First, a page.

This arguably isn't the sort of market that really favors a stock like Commerce Bancshares (Nasdaq:CBSH). While the Midwest wasn't hit as hard in the housing crunch, it isn't a sexy market like the Southeast or Texas. What's more, with the generally conservative habits of Commerce Bancshares leadership, this stock is more likely to accrete value slowly (but dependably) rather than make flashy moves.
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Q2 Results Not Quite As Good As They Seem
On first blush, it looks like Commerce Bancshares had a great quarter - reported earnings of 83 cents handily surpassed the average estimate of about 72 cents. Alas, while it was a good quarter, it wasn't quite that good.
Reported net interest income was up 3% sequentially and comfortably ahead of expectations, as was the net interest margin of 3.55% (up from 3.45% in the first quarter). Unfortunately, these figures were boosted by an early loan pay-off, interest from a large non-performing commercial loan, and extra income from some TIPS holdings. Strip these out, and net interest margin was more on the order of 3.41% - still better than generally expected, but only barely so.
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On a more sustainable note, non-interest income was pretty strong (up more than 6% sequentially), and the company's expenses seem to be well in hand. The company's credit quality is also quite strong, as both the non-performing asset and net charge-off ratio looked good.
Where Will the Growth Come from?
On a less encouraging note, the company's loan book and deposit balance didn't grow much at all from the first quarter. The challenge for Commerce Bancshares, as well as competitors like U.S. Bancorp (NYSE:USB) and Bank of America (NYSE:BAC), is finding high-quality borrowers in the current environment.
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While Commerce has long been able to fund its loan book with its deposits (and many of those deposits cost it little or nothing in interest), there's just not much business to be done in its core commercial lending markets. As a result, the company's securities portfolio is larger than its loan book. Why that is problematic becomes clearer when you look at the average yields - 2.75% for securities and 4.95% for loans.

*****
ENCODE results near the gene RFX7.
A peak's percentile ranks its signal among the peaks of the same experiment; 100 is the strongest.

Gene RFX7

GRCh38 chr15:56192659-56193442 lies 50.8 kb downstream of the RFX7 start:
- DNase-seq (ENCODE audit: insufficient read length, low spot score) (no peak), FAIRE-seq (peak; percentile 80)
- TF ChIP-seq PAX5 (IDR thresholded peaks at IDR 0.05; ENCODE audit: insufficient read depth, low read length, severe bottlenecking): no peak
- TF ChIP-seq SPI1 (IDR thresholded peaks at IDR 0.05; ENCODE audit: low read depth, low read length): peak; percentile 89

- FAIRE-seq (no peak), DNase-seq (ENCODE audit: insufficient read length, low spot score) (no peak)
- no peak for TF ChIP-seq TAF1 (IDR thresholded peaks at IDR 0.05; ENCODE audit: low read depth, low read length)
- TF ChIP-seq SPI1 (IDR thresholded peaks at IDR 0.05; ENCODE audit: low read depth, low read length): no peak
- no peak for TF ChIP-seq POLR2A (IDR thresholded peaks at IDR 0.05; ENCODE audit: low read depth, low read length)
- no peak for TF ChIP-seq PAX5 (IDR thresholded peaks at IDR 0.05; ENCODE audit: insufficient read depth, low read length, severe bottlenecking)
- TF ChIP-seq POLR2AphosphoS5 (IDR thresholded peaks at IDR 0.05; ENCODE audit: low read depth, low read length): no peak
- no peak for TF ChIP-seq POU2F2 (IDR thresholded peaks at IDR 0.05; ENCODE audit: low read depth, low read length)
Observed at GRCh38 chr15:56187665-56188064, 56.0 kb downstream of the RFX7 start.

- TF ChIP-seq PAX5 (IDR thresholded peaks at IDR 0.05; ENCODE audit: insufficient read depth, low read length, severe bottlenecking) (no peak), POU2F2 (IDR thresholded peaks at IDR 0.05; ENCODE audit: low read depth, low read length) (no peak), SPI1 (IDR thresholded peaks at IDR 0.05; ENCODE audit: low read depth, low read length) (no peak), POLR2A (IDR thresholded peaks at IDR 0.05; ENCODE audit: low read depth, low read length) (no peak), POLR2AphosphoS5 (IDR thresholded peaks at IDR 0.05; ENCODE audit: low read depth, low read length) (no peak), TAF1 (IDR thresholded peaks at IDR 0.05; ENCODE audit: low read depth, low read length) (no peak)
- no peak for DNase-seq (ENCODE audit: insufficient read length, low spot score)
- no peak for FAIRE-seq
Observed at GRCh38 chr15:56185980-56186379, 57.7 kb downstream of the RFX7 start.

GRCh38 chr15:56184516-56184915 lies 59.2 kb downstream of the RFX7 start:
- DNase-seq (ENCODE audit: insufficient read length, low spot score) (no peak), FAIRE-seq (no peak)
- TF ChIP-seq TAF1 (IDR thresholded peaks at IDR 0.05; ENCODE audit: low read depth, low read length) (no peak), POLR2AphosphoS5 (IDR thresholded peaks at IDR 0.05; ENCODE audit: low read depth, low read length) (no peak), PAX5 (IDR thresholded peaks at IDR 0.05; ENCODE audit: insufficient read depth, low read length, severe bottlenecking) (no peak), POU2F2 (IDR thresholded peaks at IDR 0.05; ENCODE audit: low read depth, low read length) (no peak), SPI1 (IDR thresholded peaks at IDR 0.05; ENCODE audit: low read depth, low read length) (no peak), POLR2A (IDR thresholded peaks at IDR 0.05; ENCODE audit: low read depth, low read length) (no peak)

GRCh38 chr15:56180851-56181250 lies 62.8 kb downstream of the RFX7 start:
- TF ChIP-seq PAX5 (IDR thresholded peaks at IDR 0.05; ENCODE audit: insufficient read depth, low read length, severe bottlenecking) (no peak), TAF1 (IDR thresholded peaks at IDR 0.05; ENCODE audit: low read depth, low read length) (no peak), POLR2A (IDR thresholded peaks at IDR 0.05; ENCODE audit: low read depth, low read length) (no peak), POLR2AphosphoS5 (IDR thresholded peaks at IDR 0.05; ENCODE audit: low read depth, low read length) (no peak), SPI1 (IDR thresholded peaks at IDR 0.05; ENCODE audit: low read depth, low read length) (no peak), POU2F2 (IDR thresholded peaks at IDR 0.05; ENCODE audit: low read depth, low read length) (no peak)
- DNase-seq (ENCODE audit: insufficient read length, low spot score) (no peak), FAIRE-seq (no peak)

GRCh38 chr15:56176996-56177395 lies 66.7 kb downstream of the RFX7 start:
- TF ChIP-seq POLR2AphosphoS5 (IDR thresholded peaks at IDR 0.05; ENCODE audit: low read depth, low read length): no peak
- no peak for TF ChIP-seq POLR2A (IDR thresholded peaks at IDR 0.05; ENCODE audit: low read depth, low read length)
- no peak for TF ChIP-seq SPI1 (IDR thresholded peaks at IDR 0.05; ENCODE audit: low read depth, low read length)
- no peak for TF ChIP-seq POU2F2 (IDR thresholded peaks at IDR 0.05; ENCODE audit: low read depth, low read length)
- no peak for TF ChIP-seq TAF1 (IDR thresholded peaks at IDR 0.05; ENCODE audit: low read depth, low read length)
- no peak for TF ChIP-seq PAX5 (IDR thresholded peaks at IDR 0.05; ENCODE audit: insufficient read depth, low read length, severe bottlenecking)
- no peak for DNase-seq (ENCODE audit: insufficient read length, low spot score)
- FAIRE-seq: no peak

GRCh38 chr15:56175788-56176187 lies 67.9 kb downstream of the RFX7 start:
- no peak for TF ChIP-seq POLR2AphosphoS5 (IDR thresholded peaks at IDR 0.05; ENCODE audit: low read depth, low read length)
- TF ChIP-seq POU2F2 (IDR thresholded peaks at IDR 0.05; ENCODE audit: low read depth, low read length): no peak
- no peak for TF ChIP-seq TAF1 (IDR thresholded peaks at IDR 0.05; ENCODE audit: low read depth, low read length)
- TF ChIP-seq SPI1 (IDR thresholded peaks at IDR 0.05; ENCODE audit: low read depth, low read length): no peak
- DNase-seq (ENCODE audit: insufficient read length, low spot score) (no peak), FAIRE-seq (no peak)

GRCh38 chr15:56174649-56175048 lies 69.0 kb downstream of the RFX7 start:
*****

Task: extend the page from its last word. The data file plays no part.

Commerce does have a sizable non-interest business (including credit cards, where credit trends have been encouraging lately), but Commerce really needs to see a growing interest spread to get growing going.
At the same time, it looks like Commerce is going to rely on good old-fashioned out-competing to win business in the interim. As the number three bank in Missouri, Commerce wants to grab share from U.S. Bancorp and Bank of America; the former seems like a formidable challenge, but I do believe B of A could be vulnerable. At the same time, smaller rivals like Bank of Montreal's (NYSE:BMO) Marshall & Ilsley could be a little vulnerable. In any case, don't expect a large or aggressive acquisition - that's just not how this bank operates.
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The Bottom Line
Improving interest rate spreads and/or stronger demand for business loans would do wonders for Commerce Bancshares' returns, but I wouldn't expect to see that anytime soon. Consequently, this bank ends up looking like a decent enough hold, but not really a compelling buy. Should the bank regain a 14% long-term return on equity (close to its long-term average), fair value would seem to be in the low $40s - again, enough to hold, but not really enough to encourage new investors to buy.
At the time of writing, Stephen D. Simpson did not own shares in any of the companies mentioned in this article.